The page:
The Big Breakfast Question: to have or skip it?

We are constantly hearing that breakfast is the most important meal of the day – but is it? The government currently recommends that people eat breakfast and some research supports numerous claims that starting the day off with a meal actually aids weight loss.  However, a recent study opposes this idea. Only last year, researchers at Columbia University assigned people to one of three groups; one group ate basic oatmeal for breakfast, one ate a high in sugar meal of frosted flakes, and the last skipped breakfast altogether. Surprisingly, overweight people who skipped breakfast were the only group to lose weight.

But nutritional epidemiology is a very difficult disciple. It’s well known that research results are highly unpredictable and studies with positive results have a higher chance of getting published. Ironically, a lot of these nutritional studies are actually funded by the supplement manufacturers they are trailing. Whilst another problem with these studies is that a lot of the time the groups are too small or the study is done over too short of a time period to be viable.

However, it’s important to focus on the nutritional facts we know to be true.

I think the more important question is not whether you should have or skip breakfasts, it’s about what you are having for breakfast. If you tell me that you have a Starbucks caramel latte with a muffin or pastry then I would definitely tell you to skip it! When we wake up in the morning our blood sugar is at its lowest (of course that depends on when you had your last meal as well as what and how much you ate) so you should aim to have your breakfast within the first two hours of being awake. Firstly it’s important to start off with a glass of water, preferably with lemon, to rehydrate and alkalize your body after your nights sleep – it’s important to do this before you have any tea or coffee. Stay away from breakfast foods containing simple carbohydrates and sugar, such as white toast or cereal, as having too much sugar in your blood will switch your body to “storage” mode, so you’ll store more glucose.

The ideal breakfast should contain a mix of protein, good fats and complex carbohydrates. Here are some examples;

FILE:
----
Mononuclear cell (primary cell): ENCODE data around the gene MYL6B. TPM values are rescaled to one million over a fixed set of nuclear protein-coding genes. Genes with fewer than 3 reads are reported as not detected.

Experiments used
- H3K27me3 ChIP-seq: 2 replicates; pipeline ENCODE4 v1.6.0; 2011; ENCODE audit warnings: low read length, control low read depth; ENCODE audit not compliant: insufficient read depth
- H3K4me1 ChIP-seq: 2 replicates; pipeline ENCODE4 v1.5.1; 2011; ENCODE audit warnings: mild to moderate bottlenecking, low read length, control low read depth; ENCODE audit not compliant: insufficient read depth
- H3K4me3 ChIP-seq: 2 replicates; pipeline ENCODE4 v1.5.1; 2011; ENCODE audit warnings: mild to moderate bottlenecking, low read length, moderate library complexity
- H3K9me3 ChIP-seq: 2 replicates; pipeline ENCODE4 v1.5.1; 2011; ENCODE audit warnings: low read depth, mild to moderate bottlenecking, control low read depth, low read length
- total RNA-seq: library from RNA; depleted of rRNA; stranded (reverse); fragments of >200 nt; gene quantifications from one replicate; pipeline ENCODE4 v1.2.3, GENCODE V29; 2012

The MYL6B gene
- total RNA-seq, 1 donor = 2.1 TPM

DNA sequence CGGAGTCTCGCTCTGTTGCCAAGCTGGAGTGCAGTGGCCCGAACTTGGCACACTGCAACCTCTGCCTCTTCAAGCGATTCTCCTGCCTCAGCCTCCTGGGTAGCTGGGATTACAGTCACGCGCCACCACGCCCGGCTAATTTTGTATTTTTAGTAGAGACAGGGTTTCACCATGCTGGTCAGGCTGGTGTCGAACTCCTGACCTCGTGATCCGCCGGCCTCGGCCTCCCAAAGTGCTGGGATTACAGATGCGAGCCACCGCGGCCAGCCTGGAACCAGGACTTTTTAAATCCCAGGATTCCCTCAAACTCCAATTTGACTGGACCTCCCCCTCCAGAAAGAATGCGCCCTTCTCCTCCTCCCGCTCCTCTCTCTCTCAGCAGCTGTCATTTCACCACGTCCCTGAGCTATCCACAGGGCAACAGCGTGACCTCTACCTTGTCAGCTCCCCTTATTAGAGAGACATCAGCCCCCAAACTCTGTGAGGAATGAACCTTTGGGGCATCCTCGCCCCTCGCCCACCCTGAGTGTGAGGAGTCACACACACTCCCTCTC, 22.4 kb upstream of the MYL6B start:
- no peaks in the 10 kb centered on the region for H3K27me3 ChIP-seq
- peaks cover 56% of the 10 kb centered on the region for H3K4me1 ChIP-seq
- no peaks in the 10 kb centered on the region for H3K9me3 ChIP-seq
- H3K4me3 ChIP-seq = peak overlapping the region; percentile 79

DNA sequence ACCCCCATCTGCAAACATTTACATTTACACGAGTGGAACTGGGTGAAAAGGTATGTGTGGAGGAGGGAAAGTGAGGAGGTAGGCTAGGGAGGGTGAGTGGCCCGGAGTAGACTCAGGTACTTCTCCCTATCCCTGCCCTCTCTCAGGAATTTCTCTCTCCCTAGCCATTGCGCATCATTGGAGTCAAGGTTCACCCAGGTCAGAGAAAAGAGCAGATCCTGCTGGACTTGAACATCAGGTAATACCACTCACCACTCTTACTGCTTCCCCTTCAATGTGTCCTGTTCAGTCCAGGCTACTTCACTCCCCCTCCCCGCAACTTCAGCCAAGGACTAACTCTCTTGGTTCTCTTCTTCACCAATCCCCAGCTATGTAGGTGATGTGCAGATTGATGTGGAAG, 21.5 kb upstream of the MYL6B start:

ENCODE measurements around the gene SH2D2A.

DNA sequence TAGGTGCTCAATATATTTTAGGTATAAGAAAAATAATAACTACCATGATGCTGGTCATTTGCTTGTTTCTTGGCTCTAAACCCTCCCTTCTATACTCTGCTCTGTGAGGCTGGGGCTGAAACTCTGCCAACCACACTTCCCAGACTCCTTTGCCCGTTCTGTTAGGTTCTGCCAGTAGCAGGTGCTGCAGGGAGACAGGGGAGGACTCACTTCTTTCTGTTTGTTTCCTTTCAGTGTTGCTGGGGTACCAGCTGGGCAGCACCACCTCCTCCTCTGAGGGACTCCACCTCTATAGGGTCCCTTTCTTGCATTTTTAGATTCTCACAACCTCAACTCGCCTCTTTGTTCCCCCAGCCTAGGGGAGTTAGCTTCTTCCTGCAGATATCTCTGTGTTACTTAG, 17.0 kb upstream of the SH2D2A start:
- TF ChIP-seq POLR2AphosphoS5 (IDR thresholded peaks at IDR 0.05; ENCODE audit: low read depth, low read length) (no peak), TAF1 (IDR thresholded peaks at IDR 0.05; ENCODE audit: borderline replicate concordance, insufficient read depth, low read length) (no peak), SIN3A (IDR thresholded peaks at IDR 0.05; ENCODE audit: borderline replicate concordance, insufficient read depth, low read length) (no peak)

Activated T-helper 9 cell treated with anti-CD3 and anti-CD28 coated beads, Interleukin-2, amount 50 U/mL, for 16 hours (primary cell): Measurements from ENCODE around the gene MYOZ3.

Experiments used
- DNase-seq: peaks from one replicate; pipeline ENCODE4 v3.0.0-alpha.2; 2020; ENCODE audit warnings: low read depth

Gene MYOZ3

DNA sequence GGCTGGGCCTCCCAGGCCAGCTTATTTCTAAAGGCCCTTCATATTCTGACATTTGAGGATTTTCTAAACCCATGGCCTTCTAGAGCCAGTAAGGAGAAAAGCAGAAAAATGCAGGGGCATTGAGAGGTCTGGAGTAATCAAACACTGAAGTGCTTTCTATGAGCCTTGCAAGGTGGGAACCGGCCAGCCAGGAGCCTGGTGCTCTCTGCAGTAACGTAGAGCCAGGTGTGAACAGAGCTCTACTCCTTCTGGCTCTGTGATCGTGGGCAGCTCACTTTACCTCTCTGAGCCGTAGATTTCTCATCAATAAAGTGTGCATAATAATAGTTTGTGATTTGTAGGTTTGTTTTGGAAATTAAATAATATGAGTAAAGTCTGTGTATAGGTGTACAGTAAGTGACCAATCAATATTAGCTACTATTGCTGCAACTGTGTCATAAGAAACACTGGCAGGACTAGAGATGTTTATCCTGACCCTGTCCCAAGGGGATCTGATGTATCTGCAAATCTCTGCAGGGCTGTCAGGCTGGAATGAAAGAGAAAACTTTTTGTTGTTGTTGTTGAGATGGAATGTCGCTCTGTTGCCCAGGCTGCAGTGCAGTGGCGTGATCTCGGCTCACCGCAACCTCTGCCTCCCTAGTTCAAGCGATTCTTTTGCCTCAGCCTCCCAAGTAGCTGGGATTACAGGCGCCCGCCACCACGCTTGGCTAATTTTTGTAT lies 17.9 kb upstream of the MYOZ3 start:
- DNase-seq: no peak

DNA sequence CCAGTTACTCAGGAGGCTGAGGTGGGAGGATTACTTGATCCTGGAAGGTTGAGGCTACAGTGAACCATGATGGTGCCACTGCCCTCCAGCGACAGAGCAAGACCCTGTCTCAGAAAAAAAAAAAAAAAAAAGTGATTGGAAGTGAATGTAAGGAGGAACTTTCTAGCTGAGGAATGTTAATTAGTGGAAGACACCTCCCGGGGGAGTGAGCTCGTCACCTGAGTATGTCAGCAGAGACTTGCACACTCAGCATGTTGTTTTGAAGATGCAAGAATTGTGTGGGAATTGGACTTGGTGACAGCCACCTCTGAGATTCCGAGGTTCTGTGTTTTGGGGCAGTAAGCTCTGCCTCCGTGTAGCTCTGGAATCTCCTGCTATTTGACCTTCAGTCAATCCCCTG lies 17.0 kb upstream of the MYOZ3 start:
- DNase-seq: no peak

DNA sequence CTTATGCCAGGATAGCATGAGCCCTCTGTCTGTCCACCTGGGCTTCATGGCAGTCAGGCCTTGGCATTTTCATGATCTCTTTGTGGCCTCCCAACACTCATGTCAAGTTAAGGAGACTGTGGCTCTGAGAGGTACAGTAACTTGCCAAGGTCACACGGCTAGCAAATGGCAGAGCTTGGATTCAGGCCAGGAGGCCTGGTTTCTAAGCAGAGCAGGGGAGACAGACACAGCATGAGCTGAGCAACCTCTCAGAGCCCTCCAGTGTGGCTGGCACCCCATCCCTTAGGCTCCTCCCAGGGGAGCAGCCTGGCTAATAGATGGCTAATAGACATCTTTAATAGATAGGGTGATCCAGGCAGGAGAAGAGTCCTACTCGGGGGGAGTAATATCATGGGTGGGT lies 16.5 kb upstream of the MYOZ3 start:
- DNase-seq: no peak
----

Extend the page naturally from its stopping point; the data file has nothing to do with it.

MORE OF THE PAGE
Poached eggs on sourdough bread with avocado or spinach

Scrambled eggs with smoked salmon

Plain probiotic yogurt with fresh berries

Porridge (with an option small serving of raw honey for sweetness) 

All of these are great breakfast options, but lets be honest, we don’t always have time to cook eggs - or sometimes we feel eating something a little different.

If you have a blender at home then the quickest and easiest way to have a yummy, nutritious breakfast is by making a smoothie.  You can use almond, oat or coconut milk as your base. For sweetness you can use bananas, berries (go for the frozen ones, they are full of nutrients and you won’t waste them if you change your mind in the morning and decided to have eggs). And you can add ingredients that are high in nutrients and taste great such as flaxseeds and chia seeds, which are high in of Omega 3. Hemp protein is another great option and is fantastic for getting your protein from a vegan source and is gluten free. Green Matcha has 130 times more anti-oxidants than a standard green tea and it also boosts your metabolism and energy. You can always add Bee Pollen, Acai powder (made from dry Acai berries), Chlorophyll etc. All these products listed can be found in your local health store such as Holland and Barrett and are packaged and produced in a way that’s easy to add to smoothies, mostly in resalable powdered forms.

Here are a few recipe ideas:

Simple starter smoothie:

1 cup coconut milk

1 banana

1 handful of frozen raspberries

2 tspn flaxseeds

Blueberry acai smoothie:

1 cup almond milk

1 banana

1 handful of frozen blueberries

1tblspn freeze-dried acai powder

1tblspn chia seeds

Blended for 30 seconds.

Acai powder is very high in antioxidants, and its concentrated powder means a little goes a long way. You can make this into a drink or pour it into a bowl and add toppings.

Super green smoothie:

1 cup oat milk

1 banana

2 tbsp Primrose’s kitchen smoothie booster cleanse mix (chlorella, wheatgrass and barley grass)

1 tbsp matcha powder

Smoothie mixes or boosters like the one mentioned are a great way to get nutrients into your smoothie in a quick and easy way. They come in a blender friendly powdered form and don’t change the texture or the flavour too much. This ratios can of course be altered to your taste.

Banana Ice cream:

It has a very similar texture to ice cream, minus the dairy and sweeteners. As it’s only made from bananas, the flavor options aren’t limited and you can add anything from more fruit to peanut butter. It’s quick and easy to make and can be a delicious breakfast or even dessert. Chop bananas and keep them in the freezer overnight, blending them in the morning before further blending them with the flavors of your choice


See more great healthy breakfast ideas here